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ARS Home » Plains Area » Fort Collins, Colorado » Center for Agricultural Resources Research » Agricultural Genetic Resources Preservation Research » Research » Publications at this Location » Publication #373288

Research Project: Efficient and Effective Preservation and Management of Plant and Microbial Genetic Resource Collections

Location: Agricultural Genetic Resources Preservation Research

Title: Safeguarding strawberry (Fragaria L.) genetic resources

item Staats, Elise
item Jenderek, Maria
item Hummer, Kim

Submitted to: ASHS Centennial Conference
Publication Type: Abstract Only
Publication Acceptance Date: 6/24/2020
Publication Date: 8/11/2020
Citation: Staats, E.R., Jenderek, M.M., Hummer, K.E. 2020. Safeguarding strawberry (Fragaria L.) genetic resources. ASHS Centennial Conference.

Interpretive Summary: N/A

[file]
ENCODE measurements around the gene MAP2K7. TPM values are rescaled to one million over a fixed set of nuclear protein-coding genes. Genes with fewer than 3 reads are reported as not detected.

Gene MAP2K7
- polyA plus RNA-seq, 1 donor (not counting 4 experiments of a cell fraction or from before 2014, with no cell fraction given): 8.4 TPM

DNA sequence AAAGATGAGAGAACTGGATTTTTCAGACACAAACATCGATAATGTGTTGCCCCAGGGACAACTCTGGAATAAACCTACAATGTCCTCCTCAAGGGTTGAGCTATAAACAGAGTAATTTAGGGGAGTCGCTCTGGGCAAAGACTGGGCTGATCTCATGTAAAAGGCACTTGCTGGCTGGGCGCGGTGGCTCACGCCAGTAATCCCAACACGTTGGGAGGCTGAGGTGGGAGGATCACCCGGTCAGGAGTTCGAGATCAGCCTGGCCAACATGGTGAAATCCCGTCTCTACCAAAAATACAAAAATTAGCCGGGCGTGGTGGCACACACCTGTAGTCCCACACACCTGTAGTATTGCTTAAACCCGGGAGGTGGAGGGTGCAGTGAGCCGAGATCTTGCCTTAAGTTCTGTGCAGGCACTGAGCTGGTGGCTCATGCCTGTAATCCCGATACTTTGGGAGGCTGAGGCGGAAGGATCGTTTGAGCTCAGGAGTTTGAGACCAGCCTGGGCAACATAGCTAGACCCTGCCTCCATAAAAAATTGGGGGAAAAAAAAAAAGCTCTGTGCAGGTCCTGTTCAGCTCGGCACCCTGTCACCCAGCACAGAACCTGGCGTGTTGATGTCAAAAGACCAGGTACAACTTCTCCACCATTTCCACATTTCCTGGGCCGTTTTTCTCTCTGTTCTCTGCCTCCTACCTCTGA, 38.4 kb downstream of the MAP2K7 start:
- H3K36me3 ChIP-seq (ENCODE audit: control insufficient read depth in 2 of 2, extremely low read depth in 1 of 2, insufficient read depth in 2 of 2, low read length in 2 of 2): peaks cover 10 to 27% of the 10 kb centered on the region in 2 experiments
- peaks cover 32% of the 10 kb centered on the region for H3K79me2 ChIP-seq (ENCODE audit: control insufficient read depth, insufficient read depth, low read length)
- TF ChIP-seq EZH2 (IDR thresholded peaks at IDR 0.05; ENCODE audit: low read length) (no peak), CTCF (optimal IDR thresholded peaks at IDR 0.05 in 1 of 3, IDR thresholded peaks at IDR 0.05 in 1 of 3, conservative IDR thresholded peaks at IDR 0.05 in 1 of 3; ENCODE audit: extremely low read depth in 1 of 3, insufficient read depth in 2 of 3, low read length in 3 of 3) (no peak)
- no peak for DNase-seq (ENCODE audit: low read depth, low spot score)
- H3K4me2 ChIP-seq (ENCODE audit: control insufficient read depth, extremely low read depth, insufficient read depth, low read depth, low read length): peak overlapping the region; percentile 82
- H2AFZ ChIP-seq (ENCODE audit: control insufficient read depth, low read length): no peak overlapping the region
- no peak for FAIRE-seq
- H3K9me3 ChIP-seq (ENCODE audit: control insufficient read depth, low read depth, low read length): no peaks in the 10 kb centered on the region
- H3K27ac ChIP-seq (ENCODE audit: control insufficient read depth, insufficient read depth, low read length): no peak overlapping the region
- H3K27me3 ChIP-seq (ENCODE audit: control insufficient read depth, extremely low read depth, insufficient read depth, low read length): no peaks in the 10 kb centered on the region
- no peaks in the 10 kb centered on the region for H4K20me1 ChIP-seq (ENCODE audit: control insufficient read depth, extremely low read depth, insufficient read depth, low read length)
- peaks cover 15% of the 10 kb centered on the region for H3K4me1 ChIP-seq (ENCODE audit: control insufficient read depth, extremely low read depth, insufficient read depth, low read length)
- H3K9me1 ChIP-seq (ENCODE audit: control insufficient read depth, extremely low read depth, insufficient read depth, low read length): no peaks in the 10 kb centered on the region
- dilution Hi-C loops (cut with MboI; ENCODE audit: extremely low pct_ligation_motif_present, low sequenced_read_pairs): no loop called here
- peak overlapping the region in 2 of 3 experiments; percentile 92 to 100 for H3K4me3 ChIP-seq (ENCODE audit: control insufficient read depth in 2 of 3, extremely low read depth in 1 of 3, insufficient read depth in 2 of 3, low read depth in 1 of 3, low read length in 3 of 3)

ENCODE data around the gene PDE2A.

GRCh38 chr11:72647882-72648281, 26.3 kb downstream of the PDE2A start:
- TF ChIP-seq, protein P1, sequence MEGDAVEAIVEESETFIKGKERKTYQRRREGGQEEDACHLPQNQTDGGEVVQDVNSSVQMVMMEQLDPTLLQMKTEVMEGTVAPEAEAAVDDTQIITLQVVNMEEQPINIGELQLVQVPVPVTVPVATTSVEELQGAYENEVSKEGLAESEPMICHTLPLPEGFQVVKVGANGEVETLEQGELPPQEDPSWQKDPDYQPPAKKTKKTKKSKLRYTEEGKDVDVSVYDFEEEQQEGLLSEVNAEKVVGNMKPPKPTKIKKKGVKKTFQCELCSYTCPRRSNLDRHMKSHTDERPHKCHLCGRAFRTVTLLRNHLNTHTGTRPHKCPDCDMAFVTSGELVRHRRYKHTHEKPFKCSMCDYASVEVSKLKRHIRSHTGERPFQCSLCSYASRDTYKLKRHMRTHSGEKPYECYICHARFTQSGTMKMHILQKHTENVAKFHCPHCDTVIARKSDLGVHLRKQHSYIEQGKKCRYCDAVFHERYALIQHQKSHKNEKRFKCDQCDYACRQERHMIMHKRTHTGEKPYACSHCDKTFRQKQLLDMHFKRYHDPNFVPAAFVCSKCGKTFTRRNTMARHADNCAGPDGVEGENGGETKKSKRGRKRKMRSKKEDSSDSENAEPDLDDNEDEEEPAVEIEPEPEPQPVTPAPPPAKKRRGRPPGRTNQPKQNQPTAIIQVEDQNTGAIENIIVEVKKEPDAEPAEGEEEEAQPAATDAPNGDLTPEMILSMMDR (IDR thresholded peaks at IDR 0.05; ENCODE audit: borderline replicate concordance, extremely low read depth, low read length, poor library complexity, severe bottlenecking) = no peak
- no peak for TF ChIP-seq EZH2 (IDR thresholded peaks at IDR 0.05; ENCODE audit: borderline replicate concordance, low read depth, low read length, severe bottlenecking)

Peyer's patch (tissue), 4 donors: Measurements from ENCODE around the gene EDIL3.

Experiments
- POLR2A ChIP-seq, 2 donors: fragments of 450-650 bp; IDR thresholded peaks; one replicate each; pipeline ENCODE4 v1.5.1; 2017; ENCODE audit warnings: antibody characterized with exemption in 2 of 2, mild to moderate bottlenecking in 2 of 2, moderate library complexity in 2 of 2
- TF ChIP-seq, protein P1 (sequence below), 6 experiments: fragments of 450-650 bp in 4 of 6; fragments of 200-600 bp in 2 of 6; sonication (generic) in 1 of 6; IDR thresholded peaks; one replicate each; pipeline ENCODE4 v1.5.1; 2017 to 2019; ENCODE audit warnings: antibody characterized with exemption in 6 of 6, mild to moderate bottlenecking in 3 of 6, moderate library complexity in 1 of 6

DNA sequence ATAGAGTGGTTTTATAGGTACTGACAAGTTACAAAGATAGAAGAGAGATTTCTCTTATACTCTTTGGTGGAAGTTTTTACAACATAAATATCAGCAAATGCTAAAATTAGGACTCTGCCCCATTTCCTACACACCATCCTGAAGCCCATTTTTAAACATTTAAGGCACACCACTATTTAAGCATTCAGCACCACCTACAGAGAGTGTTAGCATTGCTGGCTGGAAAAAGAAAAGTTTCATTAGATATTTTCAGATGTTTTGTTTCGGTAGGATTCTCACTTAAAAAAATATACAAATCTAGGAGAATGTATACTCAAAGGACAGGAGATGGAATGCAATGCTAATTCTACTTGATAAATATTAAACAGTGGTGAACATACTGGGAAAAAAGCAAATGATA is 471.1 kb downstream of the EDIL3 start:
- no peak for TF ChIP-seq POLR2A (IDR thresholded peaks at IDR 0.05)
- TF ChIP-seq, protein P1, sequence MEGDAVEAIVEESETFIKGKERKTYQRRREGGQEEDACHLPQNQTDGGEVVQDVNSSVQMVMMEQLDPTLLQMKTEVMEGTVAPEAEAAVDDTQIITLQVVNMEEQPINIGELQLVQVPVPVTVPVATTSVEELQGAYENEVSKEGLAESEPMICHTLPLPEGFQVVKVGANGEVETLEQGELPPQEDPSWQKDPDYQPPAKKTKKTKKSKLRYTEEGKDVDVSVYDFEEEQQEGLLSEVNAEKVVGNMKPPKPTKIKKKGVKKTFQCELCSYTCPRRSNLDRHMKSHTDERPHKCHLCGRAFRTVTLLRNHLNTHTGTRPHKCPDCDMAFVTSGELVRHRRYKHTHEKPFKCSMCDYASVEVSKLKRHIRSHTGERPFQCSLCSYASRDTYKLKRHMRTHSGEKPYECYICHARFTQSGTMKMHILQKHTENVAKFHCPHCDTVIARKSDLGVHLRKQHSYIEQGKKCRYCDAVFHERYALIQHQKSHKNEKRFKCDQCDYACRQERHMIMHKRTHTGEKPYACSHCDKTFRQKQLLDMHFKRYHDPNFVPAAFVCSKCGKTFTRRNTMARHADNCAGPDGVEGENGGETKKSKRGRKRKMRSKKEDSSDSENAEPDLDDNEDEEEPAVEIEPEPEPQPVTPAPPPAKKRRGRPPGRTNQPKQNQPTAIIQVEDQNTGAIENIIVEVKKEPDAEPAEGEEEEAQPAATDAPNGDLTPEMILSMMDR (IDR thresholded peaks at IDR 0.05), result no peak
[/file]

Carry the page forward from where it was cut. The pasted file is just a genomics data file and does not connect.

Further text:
Technical Abstract: In 2018, the US produced more than 1.4 billion pounds of strawberry, valued nearly $3.5 billion. The USDA National Plant Germplasm System maintains over 2000 strawberry (Fragaria spp.) accessions in 46 taxa for breeding, research, and educational purposes at the Corvallis, OR site. Plants of the genetic resources are kept in a greenhouse or under plastic covers where they are exposed to various stressors that could contribute to the loss of the resources. To secure the Fragaria core collection, selected accessions were preserved in liquid nitrogen (LN; -196oC) at the USDA National Laboratory for Genetic Resources Preservation, Fort Collins, CO. The preservation method involved excision of <2 mm shoot tips from aseptic, cold acclimated culture, soaking in a loading solution (MS+2.0 M glycerol+0.4 M sucrose; 20 min), dehydration in PVS2 [(75.0 g glycerol, 33.8 mL ethylene glycol, 34.1 mL DMSO, 34.25 g sucrose, 1.1 g MS vit) L-1] and plunging into LN 50 min later. After at least 24 h, the LN exposed and rewarmed cuttings were plated on a MS medium with vitamins, BA, sucrose and PVP [(4.43 g, 0.4 mg, 25.0 g, 1.0 g)/L-1 respectively]. The viability (number of propagules that developed small leaves and a shoot) was evaluated 4-6 weeks later. The project cryopreserved 276 genotypes (with 40 to 100% viability) that are stored in a secure vault for future use. Most of the preserved strawberry accessions belong to F. x ananasa (175), F. chiloensis (45) and F. virginiana (21).